This week I was able to shadow the doctors and residents during neonatal ICU rounds, as well as observe the diagnostics and treatments preformed there. The NICU at WCMC is divided into two separate teams that are responsible for a certain babies in the unit. I went on rounds with a team lead by the attending, Dr. Yohay, who was accompanied by a fellow and the NICU residents. Each resident on the team in the NICU is assigned to three to four of the babies that the team is responsible for. Before the rounds begin the residents print out a summary of the each of their patients up-to-date statuses. During rounds the attending and fellow lead the residents around the NICU and the residents go over the information they have for that morning for each baby and the team decides on the plan of the day for each baby.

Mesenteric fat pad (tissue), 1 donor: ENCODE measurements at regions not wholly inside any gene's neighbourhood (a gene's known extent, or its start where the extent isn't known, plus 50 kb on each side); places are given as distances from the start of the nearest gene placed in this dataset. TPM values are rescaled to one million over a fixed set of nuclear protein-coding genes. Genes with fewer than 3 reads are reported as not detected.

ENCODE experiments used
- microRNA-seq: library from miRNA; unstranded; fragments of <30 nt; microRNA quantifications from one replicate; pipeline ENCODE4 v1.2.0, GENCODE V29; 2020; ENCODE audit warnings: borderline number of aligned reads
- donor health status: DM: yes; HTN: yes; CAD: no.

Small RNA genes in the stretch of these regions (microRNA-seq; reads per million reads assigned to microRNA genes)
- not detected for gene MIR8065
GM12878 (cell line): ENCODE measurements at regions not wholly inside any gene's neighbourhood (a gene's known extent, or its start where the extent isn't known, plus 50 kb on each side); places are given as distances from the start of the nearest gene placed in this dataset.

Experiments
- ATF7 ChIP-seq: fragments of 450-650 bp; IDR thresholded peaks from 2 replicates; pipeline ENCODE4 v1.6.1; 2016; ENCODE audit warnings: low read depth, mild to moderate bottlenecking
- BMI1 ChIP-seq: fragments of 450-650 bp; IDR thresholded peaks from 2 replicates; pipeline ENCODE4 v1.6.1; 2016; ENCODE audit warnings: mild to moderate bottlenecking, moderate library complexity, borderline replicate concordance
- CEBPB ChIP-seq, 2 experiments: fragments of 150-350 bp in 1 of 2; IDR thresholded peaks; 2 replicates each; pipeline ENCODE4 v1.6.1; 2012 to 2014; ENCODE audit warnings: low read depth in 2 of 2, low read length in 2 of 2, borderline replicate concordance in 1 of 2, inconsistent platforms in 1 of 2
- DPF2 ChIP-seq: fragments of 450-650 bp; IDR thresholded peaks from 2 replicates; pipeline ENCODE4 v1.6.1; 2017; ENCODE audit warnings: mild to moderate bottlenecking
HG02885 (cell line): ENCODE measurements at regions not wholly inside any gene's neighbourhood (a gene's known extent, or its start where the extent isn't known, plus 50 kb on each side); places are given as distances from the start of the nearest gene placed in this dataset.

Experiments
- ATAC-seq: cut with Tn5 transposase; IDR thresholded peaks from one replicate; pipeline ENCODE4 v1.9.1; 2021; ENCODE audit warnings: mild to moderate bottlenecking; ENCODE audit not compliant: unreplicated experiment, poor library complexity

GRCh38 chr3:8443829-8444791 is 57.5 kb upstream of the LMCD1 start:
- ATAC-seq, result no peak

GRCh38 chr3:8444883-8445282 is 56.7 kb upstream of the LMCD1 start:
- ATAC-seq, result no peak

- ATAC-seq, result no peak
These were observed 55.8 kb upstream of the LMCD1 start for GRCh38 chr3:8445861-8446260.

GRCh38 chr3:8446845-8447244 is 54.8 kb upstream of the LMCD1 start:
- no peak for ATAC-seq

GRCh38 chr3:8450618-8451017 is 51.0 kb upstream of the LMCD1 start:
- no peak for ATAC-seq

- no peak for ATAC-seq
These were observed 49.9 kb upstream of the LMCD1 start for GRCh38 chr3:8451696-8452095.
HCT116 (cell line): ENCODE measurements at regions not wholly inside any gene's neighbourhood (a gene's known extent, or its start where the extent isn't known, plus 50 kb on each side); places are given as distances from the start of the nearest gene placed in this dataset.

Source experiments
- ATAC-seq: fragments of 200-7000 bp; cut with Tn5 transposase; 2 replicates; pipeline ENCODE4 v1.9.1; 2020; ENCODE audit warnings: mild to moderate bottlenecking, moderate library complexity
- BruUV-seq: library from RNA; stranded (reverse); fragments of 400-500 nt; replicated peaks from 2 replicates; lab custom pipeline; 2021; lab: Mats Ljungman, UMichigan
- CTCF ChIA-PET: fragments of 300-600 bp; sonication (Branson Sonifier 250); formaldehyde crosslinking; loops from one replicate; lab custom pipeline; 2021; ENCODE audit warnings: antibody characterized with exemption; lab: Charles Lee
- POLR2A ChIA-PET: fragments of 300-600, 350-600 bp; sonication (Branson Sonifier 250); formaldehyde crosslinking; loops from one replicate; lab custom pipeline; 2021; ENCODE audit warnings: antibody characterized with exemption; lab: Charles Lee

The residents and doctor discuss the weight gain, fluids intake, residuals, any incidences, etc. for each patient to determine the care needed for that day. Some patients require special testing for heart problems or other developmental defects, which is also taken into consideration during the rounds.
It was interesting that the NICU works on a day-to-day basis. The doctor does not even begin to consider the longer-term future until the patient is stable. This is different from the work in my main area, urology, with older patients. The doctor is able to predict the outcome of the treatments preformed and usually has to only follow up with patients. The NICU is special in that each day the babies are there is uncertain and the main goal is to allow the babies to dictate how well they will do and when they will be released.